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There are no footnotes, no endnotes, nor even a bibliography. What's more, the language he uses often descends into jingoistic stereotypes. Structurally, he attempts to divide the book into three sections: the first giving a history of conspiracism, the second introducing us to the Truthers themselves, and the third examining the factors in society that enable such conspiracy theories to grow as well as offering solutions to restrict this growth. In reality, he doesn't stick to this format. He jumps from idea to idea and back through out the book, making for a confusing read.

Now, let's talk about the contents of the book. David Kay is a Canadian conservative. I have nothing wrong with this. My problem is with the fact that he never comes out and states that he is a conservative. The book jacket describes him as an editor and columnist for Canada's National Post newspaper. I wasn't familiar with this paper, and I am comfortable stating that the majority of American's probably aren't either. I had to look up the National Post to learn that it's a newspaper known, indeed founded, for its conservative editorial perspective.

Kay's conservative views permeate the entire book. This isn't a shock; I don't expect anyone to be able to completely divorce themselves from their political opinions or viewpoint. I do, however, expect that when I am reading a nonfiction book or a piece of reporting, that the author will at least make an attempt at objectivity.

Kay fails to do so. When he speaks of far-right conspiracists he is careful to call them "radical," "fringe," or at the very least "far right". When he talks about conspiracists on the opposite end of the spectrum, however, he describes them as "liberals", "left wing college activists the type who had constructed their image of America from books by Noam Chomsky or Howard Zinn," or the "university-educated, anti-American, left-wing side of the political spectrum. He, of course, knows better much like the Truther and other conspiracists he profiles ; there is inarguable, concrete truth, and it is Jonathan Kay's truth.

Big government is evil and everyone knows it, whether they will admit it or not.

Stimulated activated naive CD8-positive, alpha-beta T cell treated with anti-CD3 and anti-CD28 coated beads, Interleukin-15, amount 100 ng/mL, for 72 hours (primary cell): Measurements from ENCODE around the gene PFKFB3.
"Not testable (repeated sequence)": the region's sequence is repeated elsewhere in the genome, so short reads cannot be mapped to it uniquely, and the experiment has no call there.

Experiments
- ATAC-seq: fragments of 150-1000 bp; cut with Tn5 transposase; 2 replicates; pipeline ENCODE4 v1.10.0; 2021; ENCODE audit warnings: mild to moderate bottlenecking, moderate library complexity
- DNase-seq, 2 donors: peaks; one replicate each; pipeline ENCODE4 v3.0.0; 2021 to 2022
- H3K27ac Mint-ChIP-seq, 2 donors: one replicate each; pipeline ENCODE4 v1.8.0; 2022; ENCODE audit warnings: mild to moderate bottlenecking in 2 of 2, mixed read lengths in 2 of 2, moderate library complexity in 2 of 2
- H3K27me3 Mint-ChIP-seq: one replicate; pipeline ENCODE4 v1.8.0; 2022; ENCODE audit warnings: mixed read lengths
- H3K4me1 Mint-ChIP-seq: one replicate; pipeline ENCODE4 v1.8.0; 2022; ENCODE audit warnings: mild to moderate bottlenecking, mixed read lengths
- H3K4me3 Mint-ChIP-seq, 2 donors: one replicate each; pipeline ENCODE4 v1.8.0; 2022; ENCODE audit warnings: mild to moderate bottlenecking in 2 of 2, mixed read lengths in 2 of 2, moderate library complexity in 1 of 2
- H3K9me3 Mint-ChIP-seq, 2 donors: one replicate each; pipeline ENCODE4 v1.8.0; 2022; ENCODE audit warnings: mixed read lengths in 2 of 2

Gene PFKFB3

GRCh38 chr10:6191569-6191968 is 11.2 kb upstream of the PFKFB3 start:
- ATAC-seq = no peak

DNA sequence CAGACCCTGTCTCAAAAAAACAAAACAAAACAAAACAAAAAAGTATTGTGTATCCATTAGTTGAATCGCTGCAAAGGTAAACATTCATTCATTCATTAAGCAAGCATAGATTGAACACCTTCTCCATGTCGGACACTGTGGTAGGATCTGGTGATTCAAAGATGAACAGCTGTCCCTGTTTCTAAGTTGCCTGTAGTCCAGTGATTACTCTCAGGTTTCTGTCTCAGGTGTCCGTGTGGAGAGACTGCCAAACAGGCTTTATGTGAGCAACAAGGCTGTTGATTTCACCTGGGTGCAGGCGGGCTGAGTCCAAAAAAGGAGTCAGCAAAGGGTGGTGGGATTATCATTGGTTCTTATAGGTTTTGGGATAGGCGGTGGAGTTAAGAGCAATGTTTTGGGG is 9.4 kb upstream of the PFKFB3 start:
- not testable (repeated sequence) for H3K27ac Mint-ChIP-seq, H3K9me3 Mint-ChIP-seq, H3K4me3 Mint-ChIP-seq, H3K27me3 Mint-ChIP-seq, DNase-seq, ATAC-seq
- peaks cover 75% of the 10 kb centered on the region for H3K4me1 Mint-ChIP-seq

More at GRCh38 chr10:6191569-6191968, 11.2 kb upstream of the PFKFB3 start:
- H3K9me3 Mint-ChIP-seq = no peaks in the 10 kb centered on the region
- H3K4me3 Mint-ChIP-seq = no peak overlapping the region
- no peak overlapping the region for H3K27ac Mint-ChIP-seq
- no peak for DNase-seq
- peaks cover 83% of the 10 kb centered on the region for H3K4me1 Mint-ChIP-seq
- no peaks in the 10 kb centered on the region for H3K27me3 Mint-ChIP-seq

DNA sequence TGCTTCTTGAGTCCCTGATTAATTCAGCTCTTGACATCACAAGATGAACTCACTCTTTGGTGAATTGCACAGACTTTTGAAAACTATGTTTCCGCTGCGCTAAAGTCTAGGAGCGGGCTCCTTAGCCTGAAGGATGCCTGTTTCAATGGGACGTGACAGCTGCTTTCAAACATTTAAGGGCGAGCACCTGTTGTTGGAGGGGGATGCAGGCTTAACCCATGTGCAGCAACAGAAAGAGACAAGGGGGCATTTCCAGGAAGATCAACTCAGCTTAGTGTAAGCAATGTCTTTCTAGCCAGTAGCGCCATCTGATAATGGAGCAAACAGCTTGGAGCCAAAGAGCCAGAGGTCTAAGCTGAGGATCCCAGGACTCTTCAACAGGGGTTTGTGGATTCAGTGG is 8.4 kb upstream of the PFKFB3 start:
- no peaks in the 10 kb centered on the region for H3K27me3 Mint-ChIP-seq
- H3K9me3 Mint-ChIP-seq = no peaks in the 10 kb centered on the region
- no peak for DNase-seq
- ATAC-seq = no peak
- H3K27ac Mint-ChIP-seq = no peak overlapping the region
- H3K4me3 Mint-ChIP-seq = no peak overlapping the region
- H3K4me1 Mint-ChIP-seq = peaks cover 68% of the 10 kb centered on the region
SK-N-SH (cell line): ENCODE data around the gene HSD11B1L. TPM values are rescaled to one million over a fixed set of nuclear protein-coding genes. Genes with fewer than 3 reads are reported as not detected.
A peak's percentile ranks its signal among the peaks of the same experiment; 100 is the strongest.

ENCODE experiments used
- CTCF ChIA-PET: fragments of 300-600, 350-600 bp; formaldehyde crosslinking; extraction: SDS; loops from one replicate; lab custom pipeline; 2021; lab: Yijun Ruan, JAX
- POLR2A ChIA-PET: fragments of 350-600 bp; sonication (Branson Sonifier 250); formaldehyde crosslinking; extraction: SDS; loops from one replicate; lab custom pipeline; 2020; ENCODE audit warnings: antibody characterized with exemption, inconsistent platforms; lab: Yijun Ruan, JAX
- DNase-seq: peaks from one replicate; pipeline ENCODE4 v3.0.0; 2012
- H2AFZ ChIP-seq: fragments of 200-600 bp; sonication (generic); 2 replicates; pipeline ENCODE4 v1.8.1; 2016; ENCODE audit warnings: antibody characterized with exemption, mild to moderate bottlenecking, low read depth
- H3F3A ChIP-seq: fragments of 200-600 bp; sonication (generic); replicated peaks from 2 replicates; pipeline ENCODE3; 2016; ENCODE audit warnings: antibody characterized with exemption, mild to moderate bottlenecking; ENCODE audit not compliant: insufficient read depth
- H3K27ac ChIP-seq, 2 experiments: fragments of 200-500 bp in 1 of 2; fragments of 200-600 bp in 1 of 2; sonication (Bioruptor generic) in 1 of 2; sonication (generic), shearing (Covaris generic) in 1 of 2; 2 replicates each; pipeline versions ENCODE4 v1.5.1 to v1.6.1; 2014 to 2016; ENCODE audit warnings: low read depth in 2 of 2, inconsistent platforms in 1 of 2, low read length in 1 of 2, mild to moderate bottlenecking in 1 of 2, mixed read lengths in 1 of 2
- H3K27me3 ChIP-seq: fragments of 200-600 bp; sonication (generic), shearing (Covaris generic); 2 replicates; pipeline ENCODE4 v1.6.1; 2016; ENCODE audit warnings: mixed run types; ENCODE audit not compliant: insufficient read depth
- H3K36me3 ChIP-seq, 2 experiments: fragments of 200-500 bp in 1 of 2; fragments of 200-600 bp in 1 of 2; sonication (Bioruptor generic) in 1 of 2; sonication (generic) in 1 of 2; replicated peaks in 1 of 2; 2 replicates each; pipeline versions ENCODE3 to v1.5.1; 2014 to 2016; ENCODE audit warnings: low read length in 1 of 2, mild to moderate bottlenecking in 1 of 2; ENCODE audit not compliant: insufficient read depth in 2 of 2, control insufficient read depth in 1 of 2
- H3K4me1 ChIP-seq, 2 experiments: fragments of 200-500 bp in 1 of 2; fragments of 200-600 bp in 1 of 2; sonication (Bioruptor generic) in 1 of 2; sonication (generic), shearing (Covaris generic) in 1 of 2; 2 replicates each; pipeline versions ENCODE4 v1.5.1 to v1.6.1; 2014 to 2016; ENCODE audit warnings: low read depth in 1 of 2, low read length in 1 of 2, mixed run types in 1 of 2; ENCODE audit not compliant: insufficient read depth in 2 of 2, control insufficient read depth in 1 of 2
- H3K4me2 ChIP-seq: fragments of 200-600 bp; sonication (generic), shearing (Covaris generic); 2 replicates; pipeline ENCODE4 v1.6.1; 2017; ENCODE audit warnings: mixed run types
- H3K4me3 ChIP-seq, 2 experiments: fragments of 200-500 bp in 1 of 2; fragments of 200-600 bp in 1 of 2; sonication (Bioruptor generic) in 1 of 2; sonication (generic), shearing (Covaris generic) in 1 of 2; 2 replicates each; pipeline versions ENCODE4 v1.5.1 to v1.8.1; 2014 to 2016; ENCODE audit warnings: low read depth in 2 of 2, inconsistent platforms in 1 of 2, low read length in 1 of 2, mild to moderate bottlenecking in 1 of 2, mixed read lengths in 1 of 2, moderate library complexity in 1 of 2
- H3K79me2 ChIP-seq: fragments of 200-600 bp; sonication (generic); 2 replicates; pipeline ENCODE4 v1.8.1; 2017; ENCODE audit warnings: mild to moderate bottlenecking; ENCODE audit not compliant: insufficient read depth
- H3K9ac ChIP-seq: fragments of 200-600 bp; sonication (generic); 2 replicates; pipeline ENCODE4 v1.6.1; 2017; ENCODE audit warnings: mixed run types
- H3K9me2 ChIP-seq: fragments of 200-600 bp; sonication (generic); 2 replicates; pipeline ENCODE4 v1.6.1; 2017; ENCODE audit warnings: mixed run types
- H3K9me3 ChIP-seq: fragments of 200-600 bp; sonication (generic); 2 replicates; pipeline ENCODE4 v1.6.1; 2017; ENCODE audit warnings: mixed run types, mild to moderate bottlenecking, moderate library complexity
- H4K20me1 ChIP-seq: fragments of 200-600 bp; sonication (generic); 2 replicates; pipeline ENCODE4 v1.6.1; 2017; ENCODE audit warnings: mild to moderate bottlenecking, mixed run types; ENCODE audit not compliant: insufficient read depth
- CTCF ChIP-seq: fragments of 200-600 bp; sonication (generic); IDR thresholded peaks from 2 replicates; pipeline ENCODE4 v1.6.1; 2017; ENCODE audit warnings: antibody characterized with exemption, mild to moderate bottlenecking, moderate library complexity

Campuses have been overrun by "radical feminists" and the proponents of "radical identity politics" who insist on studying made up subjects like African-American or women's history. Anyone who questions Israel's actions towards Palestinians is an anti-Semite, hiding their hatred of Jews beneath the excuse of civil rights. This is like if I, as a liberal, were to right a book about conspiracy theories and label anyone who believe in laissez-faire capitalism or who opposes affirmative action as conspiracists.

Kay comes dangerously close to embracing the kind of painting-with-a-broad-brush, blaming the world's ills on a singular group, thinking that he so despises in the conspiracists themselves. It's too bad, because Kay does have some kernels of interesting ideas regarding the psychology of those susceptible to conspiracy theories and how such ideas spread.

His own biases and ranting against liberals make these valuable insights hard to take seriously though. But then again, I'm probably just saying all of this because I am part of the problem, helplessly deluded with my "Marxist" political views and dangerous "anti-racist" thinking. It's all because I've read that nonsense by Chomsky and Zinn, you know.

Luckily for you, I have read a few other, better books about conspiracy theories and can recommend them to you. If you're looking for one tracing the history of conspiracy theories and their influence on politics, I recommend Voodoo Histories by David Aaronovitch. If you want interesting profiles of the people who hold these beliefs, read Jon Ronson's Them, which even features some of the same people interviewed by Kay, but in much more depth. A bit of a disappointment.